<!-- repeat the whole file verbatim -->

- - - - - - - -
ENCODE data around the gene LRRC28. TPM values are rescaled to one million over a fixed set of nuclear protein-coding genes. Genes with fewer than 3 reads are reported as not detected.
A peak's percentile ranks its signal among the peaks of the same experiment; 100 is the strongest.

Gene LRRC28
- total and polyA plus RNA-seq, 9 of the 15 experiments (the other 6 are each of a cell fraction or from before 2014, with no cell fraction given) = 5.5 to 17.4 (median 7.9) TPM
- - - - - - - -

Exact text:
ENCODE data around the gene LRRC28. TPM values are rescaled to one million over a fixed set of nuclear protein-coding genes. Genes with fewer than 3 reads are reported as not detected.
A peak's percentile ranks its signal among the peaks of the same experiment; 100 is the strongest.

Gene LRRC28
- total and polyA plus RNA-seq, 9 of the 15 experiments (the other 6 are each of a cell fraction or from before 2014, with no cell fraction given) = 5.5 to 17.4 (median 7.9) TPM